133. Longinus, On the Sublime, tr. Benedict Einarson (Chicago:
Packard and Company, 1945), pp. 29-30.
134. Ibid., p. 30n.
135. White, p. 6.
136. Quintilian, IV, 77.
137. Isocrates, "Panegyricus," Isocrates, tr. George Norlin
(London: William HeinemannLtd, 1928), I, 123-125.
138. Horace, "The Art of Poetry," tr. the Earl of Roscommon, The
Complete Works of Horace, tr. by various hands (London:
J. M. Dent and Sons, Ltd, 1923), pp. 134, 137.
139. White, pp. 8-13.
140. Horace, p. 137.
141. Quintilian, IV, 25.
142. White, p. 9.
143. Isocrates, pp. 123-125.
144. Quintilian, II, 367.
145. Seneca, Ad Lucilium Epistulae Morales, tr. Richard M. Gummere
(Cambridge: Harvard University Press, 1962), II, 277.
146. Ibid., 279.
147. Ibid., 281.
148. Ibid. Gummere in his edition of Seneca informs his readers
that "a considerable part of this letter is found in the
preface to the Saturnalia of Macrobius, without any acknowl-
edgment of indebtedness" ibidd., 276n.). Aside from the
irony afforded, this information further illustrates the
prevalence of the practice of imitation during the classical
149. Longinus, p. 30.
151. Quintilian, IV, 79.
153. Ibid., 79, 81.
154. Horace, p. 137.
155. Sir John Harington, pp. 219-220.
156. Ibid., p. 220.
158. Ibid., p. 222.
159. Ibid., p. 221.
160. Ibid., p. 222.
162. Ibid., p. 219.
163. Ibid., p. 218.
164. Kenneth Muir, Shakespeare's Sources, Vol. I: Comedies and
Tragedies (London: Methuen & Company,Ltd, 1961), p. vii.
165. Ibid., pp. 222-223.
The image dominating Romeus and Juliet is that of Fortune,
whereas Romeo and Juliet is characterized by a complex of dominating
images. By the same token, the dramatic statement made by Brooke's
poem is one-dimensional and conventional, whereas the complex of
dominating images in Roreo and Juliet reveals a story reinterpreted'
to present a similarly complex, and hence more believable, world.
Brooke's poem portrays a world in which the poem's characters have
no control over their destiny, but a world which affords a rational
explanation for this seeming chaos in the figure of Fortune. Reject-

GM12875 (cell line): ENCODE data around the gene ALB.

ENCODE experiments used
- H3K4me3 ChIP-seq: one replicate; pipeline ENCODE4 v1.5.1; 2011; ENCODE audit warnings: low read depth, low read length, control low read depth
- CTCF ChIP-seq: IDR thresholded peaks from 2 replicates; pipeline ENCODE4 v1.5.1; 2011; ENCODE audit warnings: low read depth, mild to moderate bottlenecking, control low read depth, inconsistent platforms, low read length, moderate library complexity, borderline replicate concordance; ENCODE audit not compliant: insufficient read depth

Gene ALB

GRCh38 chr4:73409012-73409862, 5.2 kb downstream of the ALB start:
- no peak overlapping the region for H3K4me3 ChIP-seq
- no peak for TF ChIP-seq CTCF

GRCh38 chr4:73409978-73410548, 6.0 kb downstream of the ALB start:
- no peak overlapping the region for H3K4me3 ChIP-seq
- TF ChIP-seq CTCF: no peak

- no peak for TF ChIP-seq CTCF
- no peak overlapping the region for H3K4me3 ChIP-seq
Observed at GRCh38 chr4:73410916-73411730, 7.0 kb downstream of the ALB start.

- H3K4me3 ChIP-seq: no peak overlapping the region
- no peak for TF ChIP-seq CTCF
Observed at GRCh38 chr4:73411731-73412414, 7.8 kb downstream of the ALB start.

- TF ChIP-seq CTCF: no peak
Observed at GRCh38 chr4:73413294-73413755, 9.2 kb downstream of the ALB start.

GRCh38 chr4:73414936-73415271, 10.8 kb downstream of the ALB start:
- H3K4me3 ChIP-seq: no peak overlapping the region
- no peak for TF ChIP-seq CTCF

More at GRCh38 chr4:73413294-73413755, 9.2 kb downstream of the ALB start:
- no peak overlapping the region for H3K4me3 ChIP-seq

ing this commonplace convention of the time, Shakespeare's play
presents a world capable of many rational explanations, but never
finally yielding to any single one.
So that there will be no misunderstanding about what is meant
by image in this and succeeding chapters, let us agree to accept
Caroline Spurgeon's definition. She says:
I use the term "image" here as the only available word
to cover every kind of simile, as well as every kind of what
is really compressed simile--metaphor. I suggest that we
divest our minds of the hint the term carries with it of
visual image only,j and think of it, for the present purpose,
as connoting any and every imaginative picture or other
experience, drawn in every kind of way, which may have come
to the poet, not only through any of his senses, but through
his mind and emotions as well, and which he uses, in the
forms of simile and metaphor in their widest sense, for
purposes of analogy.1
This definition is comprehensive, extending the boundaries of the term
far beyond the limits sometimes set for it. But in a study of imi-
tation such an all-encompassing definition has the advantage of
assuring that a dominant feature of an author's language--such as
the personification of Fortune in the case of Brooke--will not be
.The story Brooke tells is basically the story Shakespeare
tells. In Verona, ruled by Prince Escalus, are two feuding families,
the Montagues and the Capulets. Romeus, son of the head of the
Montague family, attends uninvited a ball given by the head of the
Capulet family. There, he and Juliet, daughter of his unwilling
host, meet and fall in love. They have a clandestine courtship and
are eventually married secretly by Friar Laurence. Subsequently,
Romeus kills Juliet's kinsman, Tybalt, in a duel, for which act of
violence the young husband is banished from Verona and Juliet. To